Beatrix Potter fans can visit her former home at Hill Top, a National Trust-owned property in Near Sawrey. She bought the house in 1905, and nowadays, it’s a small museum, with an exhibition containing early editions of her books and illustrations. After you have explored the museum, you can enjoy the Beatrix Potter Trail. 

  • Don’t miss: The Beatrix Potter Gallery which is full of original artwork and artefacts from her life
  • Best conditions: It’s an all-weather attraction, so ideal for rainy days
  • Facilities: WCs, dogs on leads welcome in the gardens, close to pubs, small car park, gift shop, children’s garden trail (during summer holidays), assistance dogs welcome
  • Stay nearby: Bracken Cottage | Sleeps: 4 guests + 2 dogs

Allan Bank

Allan Bank and Grasmere, Lake District

Allan Bank was once the home of the founder of the National Trust, Canon Rawnsley. Discover secret hideaways such as the Victorian viewing tunnel and admire spectacular views. Some of the poet William Wordsworth's most famous literary works were also composed at this National Trust North West property when he owned the building between 1808 and 1811.

While you're here, you can amble around the welcoming village of Grasmere where this property resides, also cared for by the National Trust in North England. It is nestled between two picturesque lakes, against a dramatic backdrop of Lake District fells. Look out for the Allan Bank colony of lesser-spotted red squirrels and discover more of the places where Wordsworth lived and worked.

  • Don’t miss: The vast carpets of golden daffodils
  • Best conditions: All-weather
  • Facilities: Limited blue badge parking, WCs, disabled access variable, dogs on leads in Allan Bank’s grounds
  • Stay nearby: Riverbank | Sleeps: 4 guests + 1 dog

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Dunham Massey

Dunham Massey, Cheshire

Dunham Massey is a National Trust-owned stately home and ancient deer park close to Chester and Manchester. Its lovely country park garden attracts families who relish a good stroll and it’s a good place to enjoy nature too. 

A wander through the wild parklands and woods reveals peculiar follies and structures, along with gorgeous views of the house. Keep a keen eye out for Dunham’s resident herd of fallow deer and be sure to listen out for owls and woodpeckers. Guided walks are available to go deer-watching with the rangers, so check the National Trust website for dates. Unwind on one of the accessible circular walks before warming up with some lunch at the Stables Restaurant.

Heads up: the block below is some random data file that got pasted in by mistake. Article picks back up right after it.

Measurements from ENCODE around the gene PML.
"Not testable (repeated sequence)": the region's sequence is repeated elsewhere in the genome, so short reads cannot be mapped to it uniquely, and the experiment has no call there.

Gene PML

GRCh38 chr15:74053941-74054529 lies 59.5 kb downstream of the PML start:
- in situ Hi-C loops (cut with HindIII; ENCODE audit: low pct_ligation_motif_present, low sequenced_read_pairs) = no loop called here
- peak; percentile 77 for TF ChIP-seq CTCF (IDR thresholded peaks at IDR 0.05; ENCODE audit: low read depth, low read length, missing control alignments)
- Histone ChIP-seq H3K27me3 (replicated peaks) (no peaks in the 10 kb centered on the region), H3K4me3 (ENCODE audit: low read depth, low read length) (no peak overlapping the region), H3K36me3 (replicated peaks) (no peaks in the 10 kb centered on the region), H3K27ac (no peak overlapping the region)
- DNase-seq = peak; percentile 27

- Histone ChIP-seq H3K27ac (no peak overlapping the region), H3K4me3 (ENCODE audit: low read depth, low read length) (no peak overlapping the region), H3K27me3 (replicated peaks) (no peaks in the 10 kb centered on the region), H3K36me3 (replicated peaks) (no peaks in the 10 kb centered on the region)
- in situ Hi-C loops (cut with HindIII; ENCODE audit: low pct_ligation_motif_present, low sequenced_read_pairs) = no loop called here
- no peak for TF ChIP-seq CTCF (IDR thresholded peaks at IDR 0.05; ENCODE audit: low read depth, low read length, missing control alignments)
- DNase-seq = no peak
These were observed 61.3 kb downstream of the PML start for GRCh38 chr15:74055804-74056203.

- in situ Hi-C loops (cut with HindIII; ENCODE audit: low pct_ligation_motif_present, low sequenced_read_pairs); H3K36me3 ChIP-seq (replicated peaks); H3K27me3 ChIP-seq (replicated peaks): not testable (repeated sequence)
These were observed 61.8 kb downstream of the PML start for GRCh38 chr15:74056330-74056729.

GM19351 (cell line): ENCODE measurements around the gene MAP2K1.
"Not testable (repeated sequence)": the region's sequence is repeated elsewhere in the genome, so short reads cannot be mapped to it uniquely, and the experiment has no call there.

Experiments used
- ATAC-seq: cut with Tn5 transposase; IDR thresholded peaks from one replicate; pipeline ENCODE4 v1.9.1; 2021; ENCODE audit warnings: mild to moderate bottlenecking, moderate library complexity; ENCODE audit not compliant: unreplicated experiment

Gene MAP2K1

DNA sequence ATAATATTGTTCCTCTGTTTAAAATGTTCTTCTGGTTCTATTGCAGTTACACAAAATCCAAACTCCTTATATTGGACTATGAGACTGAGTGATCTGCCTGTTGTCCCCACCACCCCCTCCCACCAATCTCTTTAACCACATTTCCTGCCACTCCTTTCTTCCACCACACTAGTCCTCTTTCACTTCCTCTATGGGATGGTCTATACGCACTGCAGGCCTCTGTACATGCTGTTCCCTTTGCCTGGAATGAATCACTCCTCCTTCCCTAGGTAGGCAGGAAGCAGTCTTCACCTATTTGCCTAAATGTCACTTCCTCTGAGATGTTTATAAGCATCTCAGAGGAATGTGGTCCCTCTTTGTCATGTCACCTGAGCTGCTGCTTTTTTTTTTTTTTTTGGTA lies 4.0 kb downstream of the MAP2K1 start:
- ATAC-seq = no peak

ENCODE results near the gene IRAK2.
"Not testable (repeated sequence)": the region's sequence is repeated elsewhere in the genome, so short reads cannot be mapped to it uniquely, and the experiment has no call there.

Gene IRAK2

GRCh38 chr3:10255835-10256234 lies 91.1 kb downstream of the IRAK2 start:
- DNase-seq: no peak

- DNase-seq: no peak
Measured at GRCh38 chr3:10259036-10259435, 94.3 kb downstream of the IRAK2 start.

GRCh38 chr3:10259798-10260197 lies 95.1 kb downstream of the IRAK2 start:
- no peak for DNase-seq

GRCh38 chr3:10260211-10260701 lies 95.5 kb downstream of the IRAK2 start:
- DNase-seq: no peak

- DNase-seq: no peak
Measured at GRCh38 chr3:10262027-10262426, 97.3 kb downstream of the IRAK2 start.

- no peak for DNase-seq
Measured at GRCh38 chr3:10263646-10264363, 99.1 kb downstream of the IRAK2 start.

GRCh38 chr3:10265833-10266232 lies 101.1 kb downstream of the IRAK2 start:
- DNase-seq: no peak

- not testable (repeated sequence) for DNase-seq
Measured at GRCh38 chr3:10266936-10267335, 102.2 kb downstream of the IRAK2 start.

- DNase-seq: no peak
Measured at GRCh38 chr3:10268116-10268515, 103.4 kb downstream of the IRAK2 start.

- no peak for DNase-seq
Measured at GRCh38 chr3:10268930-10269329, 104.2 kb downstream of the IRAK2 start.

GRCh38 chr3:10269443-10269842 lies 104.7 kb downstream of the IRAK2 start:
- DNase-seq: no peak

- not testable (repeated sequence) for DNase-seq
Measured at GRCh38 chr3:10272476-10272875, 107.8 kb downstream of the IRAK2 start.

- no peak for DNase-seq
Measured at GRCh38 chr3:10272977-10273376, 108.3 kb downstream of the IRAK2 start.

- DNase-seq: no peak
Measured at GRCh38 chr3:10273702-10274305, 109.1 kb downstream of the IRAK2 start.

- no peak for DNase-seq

• Don’t miss: The fallow deer are great to see
  • Best conditions: Any time of year is great for garden lovers
  • Facilities: Café/restaurant, gift shop, WCs, parking 
  • Stay nearby: Church View Cottage - Tarden | Sleeps: 4 guests

Tatton Park

Tatton Park, Cheshire

Explore the 400-year-old country estate of Tatton Park, which centres around its neo-classical mansion and features 50 acres of landscaped gardens, 1,000 acres of deer park, a rare breed farm, and more. The early 19th-century mansion embodies the theme of Victorian grandeur that extends into the garden with its glasshouses, formal gardens, and Italian and Japanese gardens.

The Stables restaurant and the Gardener’s Cottage are on site to cater for nibbles and lunch options. Take a visit to Tatton Dale Farm, where the clock has stood still since the 1930s; it’s a real journey back in time. There’s also a great children’s adventure play area, a woodland play trail, and a den building zone.

  • Don’t miss: The deer park is wonderful
  • Best conditions: Mild
  • Facilities: Restaurant/café, parking, WCs, gift shops, dogs on leads are allowed in the grounds, wheelchair and pushchair access  
  • Stay nearby: Primrose Retreat | Sleeps: 4 guests + 2 dogs

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Formby Sands

Formby Sands, Merseyside

Formby Sands is an alluring place; there aren’t too many places in the UK where pine woodlands stretch all the way down to the beach. Before you reach the Irish Sea, you'll follow the boardwalks over rolling dunes over which you will see stunning views. Formby Sands makes for a great family day out as the National Trust beach here stretches for miles, yet it’s not a seaside resort with a pier and shops. There are no buildings within eyeshot of the dunes, giving you the feeling that you have come a long way from the local towns and cities. It’s a lovely rural spot on the coast, and one of the best beaches in the UK.

Another reason to visit Formby Sands is for its unusual wild inhabitants. It’s here that you can see a rather friendly colony of red squirrels. They thrive here because of the size of their habitat and the constant attention that they receive from visitors to their woodlands. So, for a memorable and fun day out by the sea, head for Formby Sands, as once seen, it’s hard to forget.

  • Don’t miss: The red squirrels are awesome
  • Best conditions: Mild and sunny days
  • Facilities: Parking, WCs, dogs on leads along Squirrel Walk otherwise there are no restrictions for dogs, pushchair access to beach and woodlands 
  • Stay nearby: Victoria House | Sleeps: 12 guests

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Map of National Trust properties in the North of England

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Stay with us in the North of England

We have some lovely self-catering holiday cottages throughout the North of England, close to many National Trust properties and areas of beauty to inspire your visit. Where will you stay on your holiday in the North West or North East of England?

North of England cottages

Disclaimer: Whilst every effort has been made to ensure the accuracy of the information at the time of writing, please ensure you check carefully before making any decisions based on the contents within this article.